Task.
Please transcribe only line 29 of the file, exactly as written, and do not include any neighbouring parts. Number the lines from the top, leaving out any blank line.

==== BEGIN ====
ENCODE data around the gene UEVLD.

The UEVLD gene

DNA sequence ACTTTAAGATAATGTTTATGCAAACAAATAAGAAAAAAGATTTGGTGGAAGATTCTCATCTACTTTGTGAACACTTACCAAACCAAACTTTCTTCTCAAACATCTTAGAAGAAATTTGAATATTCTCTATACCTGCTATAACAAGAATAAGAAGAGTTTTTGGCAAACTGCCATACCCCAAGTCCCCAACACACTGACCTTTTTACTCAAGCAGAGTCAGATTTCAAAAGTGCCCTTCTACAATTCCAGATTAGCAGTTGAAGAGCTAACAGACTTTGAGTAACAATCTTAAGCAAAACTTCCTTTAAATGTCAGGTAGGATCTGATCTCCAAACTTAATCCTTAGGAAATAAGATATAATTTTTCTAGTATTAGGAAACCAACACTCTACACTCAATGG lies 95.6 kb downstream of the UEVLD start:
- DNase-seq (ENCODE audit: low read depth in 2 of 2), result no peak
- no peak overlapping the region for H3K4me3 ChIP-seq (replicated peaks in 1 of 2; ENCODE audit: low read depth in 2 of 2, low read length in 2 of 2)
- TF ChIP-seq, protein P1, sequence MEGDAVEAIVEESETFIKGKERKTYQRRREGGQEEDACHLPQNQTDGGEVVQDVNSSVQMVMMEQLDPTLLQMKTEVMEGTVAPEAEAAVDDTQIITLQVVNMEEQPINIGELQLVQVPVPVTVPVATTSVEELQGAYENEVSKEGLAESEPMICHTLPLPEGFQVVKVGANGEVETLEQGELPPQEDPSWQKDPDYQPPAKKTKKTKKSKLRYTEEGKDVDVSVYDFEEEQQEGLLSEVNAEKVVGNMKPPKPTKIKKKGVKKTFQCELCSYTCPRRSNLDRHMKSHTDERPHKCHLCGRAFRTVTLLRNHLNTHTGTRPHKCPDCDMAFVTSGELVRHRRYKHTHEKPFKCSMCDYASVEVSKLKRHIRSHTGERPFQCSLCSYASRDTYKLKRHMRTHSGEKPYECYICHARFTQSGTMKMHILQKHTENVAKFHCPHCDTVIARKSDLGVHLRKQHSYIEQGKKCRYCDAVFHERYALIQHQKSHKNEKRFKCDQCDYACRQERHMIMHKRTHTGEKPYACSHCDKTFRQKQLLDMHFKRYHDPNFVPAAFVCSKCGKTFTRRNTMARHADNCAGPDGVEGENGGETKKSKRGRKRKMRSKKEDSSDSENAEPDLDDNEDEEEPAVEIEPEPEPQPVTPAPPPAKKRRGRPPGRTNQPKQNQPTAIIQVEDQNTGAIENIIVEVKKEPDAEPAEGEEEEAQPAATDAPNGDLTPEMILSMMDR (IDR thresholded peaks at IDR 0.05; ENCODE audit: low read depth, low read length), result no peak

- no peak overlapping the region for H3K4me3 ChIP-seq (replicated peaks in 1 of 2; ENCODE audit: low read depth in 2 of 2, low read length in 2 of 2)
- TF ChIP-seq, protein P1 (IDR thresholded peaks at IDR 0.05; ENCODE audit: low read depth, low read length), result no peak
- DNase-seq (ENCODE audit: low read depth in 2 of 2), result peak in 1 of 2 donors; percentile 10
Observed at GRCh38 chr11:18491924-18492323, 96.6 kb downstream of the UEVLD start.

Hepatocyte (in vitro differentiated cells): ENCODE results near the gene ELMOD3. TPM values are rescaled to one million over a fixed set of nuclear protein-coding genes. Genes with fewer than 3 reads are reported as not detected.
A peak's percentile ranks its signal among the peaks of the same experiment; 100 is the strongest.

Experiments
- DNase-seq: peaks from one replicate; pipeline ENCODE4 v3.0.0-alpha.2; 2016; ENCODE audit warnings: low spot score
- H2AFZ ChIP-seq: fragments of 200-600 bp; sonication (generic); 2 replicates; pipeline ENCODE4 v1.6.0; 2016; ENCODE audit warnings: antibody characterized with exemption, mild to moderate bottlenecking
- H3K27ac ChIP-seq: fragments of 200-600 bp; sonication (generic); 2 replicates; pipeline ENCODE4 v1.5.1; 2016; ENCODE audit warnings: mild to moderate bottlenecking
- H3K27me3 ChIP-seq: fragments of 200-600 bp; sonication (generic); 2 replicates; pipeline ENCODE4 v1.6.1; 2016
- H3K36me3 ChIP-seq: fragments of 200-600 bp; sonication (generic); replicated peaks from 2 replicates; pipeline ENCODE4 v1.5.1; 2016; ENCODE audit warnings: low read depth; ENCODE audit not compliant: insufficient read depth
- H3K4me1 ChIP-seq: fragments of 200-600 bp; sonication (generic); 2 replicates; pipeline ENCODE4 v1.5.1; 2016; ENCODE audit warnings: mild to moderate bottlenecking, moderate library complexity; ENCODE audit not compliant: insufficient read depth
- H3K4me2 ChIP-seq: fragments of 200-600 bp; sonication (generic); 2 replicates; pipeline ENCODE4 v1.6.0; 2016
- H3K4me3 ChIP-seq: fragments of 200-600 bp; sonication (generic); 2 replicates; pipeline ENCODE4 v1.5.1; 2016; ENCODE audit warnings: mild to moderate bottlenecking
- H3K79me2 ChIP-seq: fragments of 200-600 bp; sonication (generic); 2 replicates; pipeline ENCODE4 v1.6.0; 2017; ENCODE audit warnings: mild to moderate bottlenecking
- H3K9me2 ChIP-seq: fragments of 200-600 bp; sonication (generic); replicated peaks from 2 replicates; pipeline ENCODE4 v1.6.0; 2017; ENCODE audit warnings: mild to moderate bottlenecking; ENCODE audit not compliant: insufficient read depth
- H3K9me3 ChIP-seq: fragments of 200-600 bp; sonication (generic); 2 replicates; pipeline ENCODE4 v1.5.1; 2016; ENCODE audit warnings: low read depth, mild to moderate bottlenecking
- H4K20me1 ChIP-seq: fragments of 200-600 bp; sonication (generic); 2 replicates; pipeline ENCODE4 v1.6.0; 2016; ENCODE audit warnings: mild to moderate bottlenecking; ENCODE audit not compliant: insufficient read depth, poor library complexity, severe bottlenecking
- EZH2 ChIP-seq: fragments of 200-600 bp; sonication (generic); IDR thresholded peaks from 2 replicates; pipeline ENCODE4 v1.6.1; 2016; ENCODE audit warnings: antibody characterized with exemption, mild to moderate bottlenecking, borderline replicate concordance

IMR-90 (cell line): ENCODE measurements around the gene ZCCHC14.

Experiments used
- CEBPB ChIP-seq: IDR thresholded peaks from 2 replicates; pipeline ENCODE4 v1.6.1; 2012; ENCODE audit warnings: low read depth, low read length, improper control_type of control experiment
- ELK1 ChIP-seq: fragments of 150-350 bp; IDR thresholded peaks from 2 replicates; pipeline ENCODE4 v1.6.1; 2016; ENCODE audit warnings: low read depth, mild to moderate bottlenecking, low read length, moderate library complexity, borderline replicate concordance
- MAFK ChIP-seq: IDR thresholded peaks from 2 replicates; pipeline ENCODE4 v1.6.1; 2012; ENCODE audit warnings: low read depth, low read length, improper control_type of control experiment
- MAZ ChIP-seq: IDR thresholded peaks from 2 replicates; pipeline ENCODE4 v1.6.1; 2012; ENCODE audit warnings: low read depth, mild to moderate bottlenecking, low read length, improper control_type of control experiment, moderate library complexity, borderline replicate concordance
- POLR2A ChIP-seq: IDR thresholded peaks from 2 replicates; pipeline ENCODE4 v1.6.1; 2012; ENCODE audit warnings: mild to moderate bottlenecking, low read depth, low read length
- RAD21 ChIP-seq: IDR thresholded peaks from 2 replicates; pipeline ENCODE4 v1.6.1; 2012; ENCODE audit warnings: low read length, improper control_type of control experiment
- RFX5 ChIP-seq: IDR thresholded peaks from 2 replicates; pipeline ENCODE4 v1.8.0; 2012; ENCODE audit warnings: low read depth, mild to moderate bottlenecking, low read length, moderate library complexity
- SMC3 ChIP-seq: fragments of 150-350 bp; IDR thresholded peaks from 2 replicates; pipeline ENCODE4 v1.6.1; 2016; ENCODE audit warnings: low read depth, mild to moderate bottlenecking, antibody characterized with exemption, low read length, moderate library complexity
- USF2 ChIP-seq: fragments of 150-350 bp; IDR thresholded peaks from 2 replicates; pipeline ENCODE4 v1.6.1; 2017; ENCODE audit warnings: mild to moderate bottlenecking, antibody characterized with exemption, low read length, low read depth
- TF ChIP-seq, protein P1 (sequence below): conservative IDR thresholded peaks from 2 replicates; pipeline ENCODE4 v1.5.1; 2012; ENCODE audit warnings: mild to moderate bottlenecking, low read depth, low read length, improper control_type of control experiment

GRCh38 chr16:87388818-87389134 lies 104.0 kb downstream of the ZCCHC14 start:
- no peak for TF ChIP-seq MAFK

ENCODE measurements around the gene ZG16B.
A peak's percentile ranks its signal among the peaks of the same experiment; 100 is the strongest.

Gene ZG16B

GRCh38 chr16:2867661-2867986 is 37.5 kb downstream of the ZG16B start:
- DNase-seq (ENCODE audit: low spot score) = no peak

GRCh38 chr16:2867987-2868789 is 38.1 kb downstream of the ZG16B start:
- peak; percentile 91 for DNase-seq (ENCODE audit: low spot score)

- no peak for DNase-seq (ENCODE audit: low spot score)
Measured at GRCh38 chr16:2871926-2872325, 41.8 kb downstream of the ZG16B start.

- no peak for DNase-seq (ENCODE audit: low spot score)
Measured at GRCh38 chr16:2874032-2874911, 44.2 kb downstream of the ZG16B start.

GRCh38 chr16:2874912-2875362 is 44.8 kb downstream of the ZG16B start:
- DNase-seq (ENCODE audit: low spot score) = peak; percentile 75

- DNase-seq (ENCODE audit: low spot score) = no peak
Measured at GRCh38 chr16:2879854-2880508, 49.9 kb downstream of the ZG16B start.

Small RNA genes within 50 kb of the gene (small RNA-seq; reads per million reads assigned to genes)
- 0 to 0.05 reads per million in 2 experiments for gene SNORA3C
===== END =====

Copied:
- CEBPB ChIP-seq: IDR thresholded peaks from 2 replicates; pipeline ENCODE4 v1.6.1; 2012; ENCODE audit warnings: low read depth, low read length, improper control_type of control experiment